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Keep your brain healthy by mentally challenging it and stay socially active.

Keep your brain healthy by mentally challenging it and stay socially active.
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Dementia prevention

2-minute read

Scientific research suggests that leading a brain-healthy life may reduce the risk of developing dementia later in life. However, there are no guarantees. As yet, dementia can’t be prevented or cured but there is evidence that people can reduce their risk of dementia and other chronic diseases like diabetes, heart disease and cancer by adopting healthy lifestyles.

Leading a brain-healthy life means looking after your brain, your body and your heart. The earlier you do this the better, but it is particularly important once you reach middle age when changes start to occur in the brain.

There are a number of ways to keep your brain healthy and reduce your risk of developing dementia later in life.

1. Look after your heart

What’s good for your heart is also good for your brain.

Your chances of developing dementia seem to increase if you have problems that affect your heart or blood vessels.

2. Be physically active

Exercise gives your brain a boost. There is strong evidence that people who do regular physical activity have healthier brains and a lower risk of dementia.

3. Mentally challenge your brain

Your brain benefits every time you learn something new. Learning may maximise your cognition (understanding things) and ability to maintain a level of good brain power. So, take up a new language or a new sport, and mentally challenge yourself as much as possible.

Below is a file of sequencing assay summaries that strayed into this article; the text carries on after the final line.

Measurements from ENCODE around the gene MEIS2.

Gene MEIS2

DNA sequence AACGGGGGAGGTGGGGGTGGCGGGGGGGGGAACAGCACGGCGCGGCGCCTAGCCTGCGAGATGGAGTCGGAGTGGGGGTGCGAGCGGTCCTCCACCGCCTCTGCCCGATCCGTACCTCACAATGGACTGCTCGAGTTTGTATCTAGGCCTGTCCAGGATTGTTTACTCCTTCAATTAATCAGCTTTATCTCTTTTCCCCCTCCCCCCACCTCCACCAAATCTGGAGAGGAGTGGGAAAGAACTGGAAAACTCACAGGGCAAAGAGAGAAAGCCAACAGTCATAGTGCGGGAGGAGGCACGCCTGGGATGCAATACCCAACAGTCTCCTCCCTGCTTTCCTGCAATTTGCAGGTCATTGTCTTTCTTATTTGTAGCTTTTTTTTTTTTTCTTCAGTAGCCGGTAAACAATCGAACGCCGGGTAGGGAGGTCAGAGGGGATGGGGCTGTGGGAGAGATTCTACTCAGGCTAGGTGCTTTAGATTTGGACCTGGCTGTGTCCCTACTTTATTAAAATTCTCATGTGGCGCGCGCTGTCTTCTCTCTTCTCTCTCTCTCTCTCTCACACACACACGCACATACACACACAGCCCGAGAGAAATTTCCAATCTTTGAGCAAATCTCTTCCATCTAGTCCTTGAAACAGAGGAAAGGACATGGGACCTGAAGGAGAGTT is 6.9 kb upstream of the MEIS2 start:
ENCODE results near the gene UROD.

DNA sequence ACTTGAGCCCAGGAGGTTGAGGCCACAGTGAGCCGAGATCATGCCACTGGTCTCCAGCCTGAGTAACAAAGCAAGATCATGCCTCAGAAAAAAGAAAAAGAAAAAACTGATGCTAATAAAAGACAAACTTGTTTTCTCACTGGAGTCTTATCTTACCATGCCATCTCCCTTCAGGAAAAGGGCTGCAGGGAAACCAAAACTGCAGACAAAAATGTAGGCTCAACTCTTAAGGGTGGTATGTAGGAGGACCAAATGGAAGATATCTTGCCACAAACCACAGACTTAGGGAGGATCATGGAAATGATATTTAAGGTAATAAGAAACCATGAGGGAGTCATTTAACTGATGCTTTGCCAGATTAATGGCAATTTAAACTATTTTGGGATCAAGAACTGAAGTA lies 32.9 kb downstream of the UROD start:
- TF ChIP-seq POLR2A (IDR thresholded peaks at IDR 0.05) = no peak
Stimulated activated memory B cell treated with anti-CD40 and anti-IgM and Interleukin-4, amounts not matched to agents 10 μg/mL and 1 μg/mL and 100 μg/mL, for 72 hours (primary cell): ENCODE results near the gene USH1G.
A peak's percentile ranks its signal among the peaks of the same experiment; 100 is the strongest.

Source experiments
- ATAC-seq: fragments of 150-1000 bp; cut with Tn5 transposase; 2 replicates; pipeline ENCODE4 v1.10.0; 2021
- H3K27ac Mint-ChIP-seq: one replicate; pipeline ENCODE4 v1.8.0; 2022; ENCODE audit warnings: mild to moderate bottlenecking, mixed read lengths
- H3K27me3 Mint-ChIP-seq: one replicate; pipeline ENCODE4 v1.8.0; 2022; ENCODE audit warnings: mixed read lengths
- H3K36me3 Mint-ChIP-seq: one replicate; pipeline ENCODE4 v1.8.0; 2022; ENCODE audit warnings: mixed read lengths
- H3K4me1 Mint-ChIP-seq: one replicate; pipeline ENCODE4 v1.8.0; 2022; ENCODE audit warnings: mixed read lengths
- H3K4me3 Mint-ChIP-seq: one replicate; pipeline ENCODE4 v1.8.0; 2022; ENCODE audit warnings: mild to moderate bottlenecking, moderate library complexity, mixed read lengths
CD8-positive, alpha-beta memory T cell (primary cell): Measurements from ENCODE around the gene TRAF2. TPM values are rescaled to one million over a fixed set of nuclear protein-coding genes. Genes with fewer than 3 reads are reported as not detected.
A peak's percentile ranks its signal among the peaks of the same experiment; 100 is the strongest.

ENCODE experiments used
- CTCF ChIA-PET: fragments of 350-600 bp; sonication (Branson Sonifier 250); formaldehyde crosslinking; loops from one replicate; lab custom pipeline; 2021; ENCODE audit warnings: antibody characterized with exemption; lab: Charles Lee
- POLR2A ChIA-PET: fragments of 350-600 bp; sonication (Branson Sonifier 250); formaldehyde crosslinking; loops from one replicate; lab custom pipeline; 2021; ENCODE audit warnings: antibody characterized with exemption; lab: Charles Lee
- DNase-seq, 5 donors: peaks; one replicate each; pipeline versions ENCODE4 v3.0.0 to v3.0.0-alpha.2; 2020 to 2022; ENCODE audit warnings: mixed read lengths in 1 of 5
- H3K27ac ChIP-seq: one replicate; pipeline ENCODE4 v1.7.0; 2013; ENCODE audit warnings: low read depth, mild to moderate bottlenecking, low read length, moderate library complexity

4. Follow a healthy diet

Feed your brain well by maintaining a healthy diet. You can find tips about what to eat in the Australian Dietary Guidelines.

5. Enjoy social activity

Socialise with people whose company you enjoy. If possible, try some activities that involve both mental and physical activity such as dancing or a team sport.

Two more strategies that may reduce your risk of developing dementia are:

  • Avoiding injury: Be safety-conscious and reduce falls or accidents — people who have had serious head injuries have a higher risk of dementia.
  • Managing depression: People who have had depression have a higher risk of dementia.

How to reduce your risk of dementia - expert advice

Lifestyle changes such as quitting smoking, exercising, having a good diet and reducing your blood pressure and cholesterol can help reduce the risk of developing dementia. Watch the video below and find additional advice that can help reduce this risk.


Read the related video transcript

Learn more here about the development and quality assurance of healthdirect content.

Last reviewed: October 2018


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